The Minister of Industry, Trade and Investment, Otunba Adeniyi Adebayo, has expressed optimism that the nation exports would witness tremendous growth in African countries and around the world within the next two years.
Adebayo made the remark at the end of the Sub-national Engagement of National Action Committee on the African Continental Free Trade Area (AFCFTA), which took place in Asaba.
Represented by the Director, Trade in the ministry, Mr Aliu Abubakar, the minister said that the Federal Government was working assiduously to ensure that Nigeria met the standards set by the continental body.
He said that the ministry had set targets to achieve in the next two years, adding that this was the era of global exports.
According to him, Nigeria has the market and is also committed to honouring trade agreements.
“We will safeguard the economy through export of goods and services to other countries and we will ensure that Nigeria takes the right steps to promote its economy so that we will be able to continue to provide services to Africa and improve our ranking in trade.
“The committee had visited six states, including Kaduna, Bauchi, Nassarawa, Lagos, Ogun and Delta, to explore export opportunities in the states.
“Resources abound in the states, we will be working with the states and local governments and we will be visiting all the 36 states to sensitise them on the benefits of AFCFTA,” he stated.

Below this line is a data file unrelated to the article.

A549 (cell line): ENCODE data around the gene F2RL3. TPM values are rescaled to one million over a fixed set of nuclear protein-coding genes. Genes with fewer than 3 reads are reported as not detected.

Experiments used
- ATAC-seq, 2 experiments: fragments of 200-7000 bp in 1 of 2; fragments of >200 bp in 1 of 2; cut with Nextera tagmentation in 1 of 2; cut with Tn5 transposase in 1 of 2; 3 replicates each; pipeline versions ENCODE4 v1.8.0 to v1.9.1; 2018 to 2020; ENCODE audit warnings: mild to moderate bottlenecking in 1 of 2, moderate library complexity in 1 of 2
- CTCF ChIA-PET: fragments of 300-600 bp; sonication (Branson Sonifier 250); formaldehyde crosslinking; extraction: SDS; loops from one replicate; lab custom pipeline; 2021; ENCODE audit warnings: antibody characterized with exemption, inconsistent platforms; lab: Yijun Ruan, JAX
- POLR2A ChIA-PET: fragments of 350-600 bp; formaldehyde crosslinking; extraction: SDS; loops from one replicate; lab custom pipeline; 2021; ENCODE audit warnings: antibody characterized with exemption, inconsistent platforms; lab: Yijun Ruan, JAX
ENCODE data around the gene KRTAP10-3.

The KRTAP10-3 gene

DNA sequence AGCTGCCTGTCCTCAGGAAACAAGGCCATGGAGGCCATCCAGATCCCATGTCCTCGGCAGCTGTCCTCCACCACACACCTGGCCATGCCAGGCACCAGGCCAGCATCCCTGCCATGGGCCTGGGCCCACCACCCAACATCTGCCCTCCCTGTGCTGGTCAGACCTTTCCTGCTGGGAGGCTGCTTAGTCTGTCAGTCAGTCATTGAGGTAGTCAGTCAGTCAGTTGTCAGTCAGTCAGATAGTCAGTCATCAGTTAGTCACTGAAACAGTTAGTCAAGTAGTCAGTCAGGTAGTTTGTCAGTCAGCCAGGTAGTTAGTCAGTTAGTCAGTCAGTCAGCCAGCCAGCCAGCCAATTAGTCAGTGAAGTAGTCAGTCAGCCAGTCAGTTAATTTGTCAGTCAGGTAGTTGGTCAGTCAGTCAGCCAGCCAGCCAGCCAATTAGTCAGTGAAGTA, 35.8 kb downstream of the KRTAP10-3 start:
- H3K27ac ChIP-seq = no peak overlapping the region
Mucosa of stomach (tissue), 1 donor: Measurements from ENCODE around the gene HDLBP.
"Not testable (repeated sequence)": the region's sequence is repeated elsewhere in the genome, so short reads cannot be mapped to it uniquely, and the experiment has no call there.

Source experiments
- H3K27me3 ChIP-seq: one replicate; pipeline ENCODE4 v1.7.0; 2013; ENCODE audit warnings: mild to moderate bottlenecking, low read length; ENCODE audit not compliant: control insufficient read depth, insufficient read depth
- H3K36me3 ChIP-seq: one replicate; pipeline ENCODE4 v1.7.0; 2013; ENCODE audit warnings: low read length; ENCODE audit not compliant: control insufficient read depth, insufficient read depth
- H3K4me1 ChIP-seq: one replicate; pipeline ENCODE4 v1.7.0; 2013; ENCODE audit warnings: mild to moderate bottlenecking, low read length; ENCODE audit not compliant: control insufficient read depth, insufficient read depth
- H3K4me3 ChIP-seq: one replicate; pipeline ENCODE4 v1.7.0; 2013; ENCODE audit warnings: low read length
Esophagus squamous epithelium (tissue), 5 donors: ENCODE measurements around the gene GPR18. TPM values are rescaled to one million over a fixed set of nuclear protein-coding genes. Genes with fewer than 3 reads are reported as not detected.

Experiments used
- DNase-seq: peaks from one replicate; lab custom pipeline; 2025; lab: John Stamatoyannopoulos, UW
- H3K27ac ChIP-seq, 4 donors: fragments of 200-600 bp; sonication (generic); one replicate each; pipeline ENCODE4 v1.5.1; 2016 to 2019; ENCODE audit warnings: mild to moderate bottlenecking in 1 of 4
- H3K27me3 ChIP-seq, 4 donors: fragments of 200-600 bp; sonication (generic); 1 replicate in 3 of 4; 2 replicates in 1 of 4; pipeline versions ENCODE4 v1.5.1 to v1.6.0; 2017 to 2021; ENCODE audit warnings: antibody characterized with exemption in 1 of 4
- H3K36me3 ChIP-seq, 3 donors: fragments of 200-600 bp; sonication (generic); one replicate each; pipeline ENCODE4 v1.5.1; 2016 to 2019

Also speaking, Mr Francis Anatogu, Secretary of the National Action Committee on AFCFTA, said the visit to Delta was to start a process and to sensitise the government on implementation, value-addition and to make the state to advantage of AFCFTA.
According to him, the visit will also provide an avenue to work with other states to develop products they will be selling to Africa for economic gains.
“We are working to scan the environment to find out where gaps exist so that we can take our complaints for resolution.”
Similarly, the Economic Adviser to the Delta Governor, Mr Kingsley Emu, said that aligning with AFCFTA would yield huge dividends for the states.
He said, however, that it was imperative for standards and quality of goods and services to be maintained and for commitments to be respected.